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In the Bleak Midwinter
By Christina Rossetti

In the bleak midwinter
Frosty wind made moan,
Earth stood hard as iron,
Water like a stone;
Snow had fallen, snow on snow,
Snow on snow,
In the bleak midwinter
Long ago.

Our God, Heaven cannot hold Him
Nor earth sustain;
Heaven and earth shall flee away
When He comes to reign:
In the bleak midwinter
A stable-place sufficed
The Lord God Almighty
Jesus Christ.

Enough for Him, whom cherubim
Worship night and day,
A breastful of milk
And a mangerful of hay;
Enough for Him, whom angels
Fall down before,
The ox and ass and camel
Which adore.

Angels and archangels
May have gathered there,
Cherubim and seraphim
Thronged the air;
But only His mother
In her maiden bliss
Worshipped the Beloved
With a kiss.

What can I give Him,
Poor as I am?
If I were a shepherd
I would bring a lamb,
If I were a Wise Man
I would do my part--
Yet what I can I give Him,
Give my heart.

--------

Poem because Paul and I are just back from the holiday concert at the Birchmere by Ocean Orchestra and the Washington Revels, which was wonderful in every way. Yet again we ate too much -- the Birchmere has very good food -- before the show, which included the Revels' children's chorus and local harp player Sue Richards as well as most of Ocean Orchestra's regulars and several other guests, plus the Foggy Bottom Morris Men dancing to two of Ocean's songs from Song of Solstice (whose local release party we went to last winter). We got more Chanukah songs at this concert than any other holiday event we've been to this winter -- the Revels did "Shalom Chaverim" in Hebrew and Arabic, plus a Ladino song since the theme of their winter concerts this year is the music of Andalusia -- and performers from both groups did a Mummers Play which was as funny when people missed their cues as when they stuck to the traditional script.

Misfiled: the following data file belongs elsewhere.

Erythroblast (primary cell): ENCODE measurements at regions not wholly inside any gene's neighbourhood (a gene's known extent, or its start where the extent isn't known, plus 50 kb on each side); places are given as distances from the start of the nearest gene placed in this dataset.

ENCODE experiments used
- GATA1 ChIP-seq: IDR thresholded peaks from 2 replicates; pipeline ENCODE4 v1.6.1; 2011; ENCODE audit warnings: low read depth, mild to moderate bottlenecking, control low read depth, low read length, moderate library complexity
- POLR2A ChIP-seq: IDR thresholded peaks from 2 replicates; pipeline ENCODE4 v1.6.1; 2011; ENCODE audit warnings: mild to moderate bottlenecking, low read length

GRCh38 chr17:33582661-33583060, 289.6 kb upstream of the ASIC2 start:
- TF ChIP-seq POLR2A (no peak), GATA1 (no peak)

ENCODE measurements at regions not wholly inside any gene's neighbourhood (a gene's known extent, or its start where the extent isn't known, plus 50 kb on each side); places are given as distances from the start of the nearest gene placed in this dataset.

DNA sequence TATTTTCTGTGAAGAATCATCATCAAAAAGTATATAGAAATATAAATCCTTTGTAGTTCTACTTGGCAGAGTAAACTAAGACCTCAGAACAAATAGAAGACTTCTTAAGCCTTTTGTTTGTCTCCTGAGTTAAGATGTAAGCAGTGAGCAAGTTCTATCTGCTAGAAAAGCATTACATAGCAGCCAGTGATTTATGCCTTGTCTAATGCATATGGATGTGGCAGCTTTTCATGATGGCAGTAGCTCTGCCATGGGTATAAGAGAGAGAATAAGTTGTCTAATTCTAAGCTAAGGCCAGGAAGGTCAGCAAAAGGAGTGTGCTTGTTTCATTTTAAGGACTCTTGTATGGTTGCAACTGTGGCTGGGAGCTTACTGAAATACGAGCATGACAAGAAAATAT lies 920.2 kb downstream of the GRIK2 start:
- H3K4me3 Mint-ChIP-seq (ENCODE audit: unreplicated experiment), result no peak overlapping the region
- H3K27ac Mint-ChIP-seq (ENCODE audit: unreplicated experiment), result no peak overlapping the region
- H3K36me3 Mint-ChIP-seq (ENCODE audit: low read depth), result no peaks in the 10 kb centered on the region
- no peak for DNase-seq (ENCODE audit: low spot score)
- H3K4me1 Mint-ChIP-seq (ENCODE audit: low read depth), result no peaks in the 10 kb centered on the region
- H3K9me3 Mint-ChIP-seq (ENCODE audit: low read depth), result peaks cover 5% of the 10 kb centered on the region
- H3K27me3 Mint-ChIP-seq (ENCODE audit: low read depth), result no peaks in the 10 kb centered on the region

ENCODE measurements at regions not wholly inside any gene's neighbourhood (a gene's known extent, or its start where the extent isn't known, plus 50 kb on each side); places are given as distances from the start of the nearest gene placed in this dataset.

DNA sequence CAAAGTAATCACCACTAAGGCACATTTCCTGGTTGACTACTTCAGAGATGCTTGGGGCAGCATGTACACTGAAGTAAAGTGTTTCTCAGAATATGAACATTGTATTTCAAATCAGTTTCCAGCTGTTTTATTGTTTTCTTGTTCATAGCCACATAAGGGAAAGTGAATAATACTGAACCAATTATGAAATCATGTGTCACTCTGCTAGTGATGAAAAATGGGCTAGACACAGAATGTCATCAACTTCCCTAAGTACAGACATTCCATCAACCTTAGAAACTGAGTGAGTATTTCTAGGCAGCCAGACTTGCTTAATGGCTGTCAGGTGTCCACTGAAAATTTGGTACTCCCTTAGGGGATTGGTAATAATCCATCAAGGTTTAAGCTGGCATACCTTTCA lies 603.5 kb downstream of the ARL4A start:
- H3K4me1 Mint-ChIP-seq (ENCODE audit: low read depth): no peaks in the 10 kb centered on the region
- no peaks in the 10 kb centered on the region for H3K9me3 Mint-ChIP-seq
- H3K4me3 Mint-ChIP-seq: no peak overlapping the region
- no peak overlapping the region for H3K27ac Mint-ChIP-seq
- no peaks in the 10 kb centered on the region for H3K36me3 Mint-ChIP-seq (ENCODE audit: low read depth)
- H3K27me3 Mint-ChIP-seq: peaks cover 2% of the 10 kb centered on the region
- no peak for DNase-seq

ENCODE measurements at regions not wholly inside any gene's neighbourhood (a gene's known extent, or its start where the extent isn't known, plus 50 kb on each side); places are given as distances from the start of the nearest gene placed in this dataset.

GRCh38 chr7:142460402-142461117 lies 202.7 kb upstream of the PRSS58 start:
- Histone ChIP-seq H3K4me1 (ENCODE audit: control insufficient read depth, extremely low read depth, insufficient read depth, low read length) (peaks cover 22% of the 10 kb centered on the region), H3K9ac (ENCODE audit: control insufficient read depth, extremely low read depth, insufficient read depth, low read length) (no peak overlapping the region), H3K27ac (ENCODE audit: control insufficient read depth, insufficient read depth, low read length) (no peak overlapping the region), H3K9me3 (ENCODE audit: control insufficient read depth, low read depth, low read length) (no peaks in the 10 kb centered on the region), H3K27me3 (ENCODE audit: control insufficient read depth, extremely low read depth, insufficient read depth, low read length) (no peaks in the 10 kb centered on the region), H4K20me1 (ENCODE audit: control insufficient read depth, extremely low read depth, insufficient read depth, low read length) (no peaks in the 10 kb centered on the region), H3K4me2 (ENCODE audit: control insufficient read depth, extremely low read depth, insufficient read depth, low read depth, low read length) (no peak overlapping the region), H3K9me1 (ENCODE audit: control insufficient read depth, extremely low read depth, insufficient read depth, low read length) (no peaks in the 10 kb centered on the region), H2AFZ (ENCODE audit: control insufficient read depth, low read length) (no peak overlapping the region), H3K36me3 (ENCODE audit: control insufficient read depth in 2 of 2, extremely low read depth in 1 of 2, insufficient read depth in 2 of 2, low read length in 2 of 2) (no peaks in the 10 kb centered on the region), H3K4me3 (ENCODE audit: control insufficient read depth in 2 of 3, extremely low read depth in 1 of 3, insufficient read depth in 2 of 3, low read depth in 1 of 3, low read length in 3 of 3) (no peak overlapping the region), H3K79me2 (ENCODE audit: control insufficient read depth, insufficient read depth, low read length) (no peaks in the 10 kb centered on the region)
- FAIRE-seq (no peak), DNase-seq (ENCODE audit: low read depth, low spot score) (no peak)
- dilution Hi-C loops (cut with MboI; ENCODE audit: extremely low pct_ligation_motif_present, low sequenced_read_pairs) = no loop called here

We had a fairly quiet family afternoon in preparation for evening plans -- Adam had friends in and out while waiting for his childhood friend Emiliano, whose mother is a diplomat and who moved back to Venezuela several years ago, yet who is visiting relatives in the area so they all had a reunion, while Daniel decided to take my parents up on their offer of dinner for the last night of Chanukah. In the afternoon we all watched Doctor Who's "The Doctor, the Widow and the Wardrobe" which I liked better than most Eleventh Doctor stories, though it figures that this set of writers concludes yet again that a woman can only be heroic if she's in a maternal-familial role (and what is with Moffat's obsession with giant dollhouses?). There were a couple of lines I liked -- "Oh, grow up, Lily. Fairyland looks completely different." "It's a big universe! Everything happens somewhere." -- and the references to Narnia, which it figures the Doctor would claim as his own just like everything else. But I remain utterly underwhelmed by Smith and most especially by Moffat.

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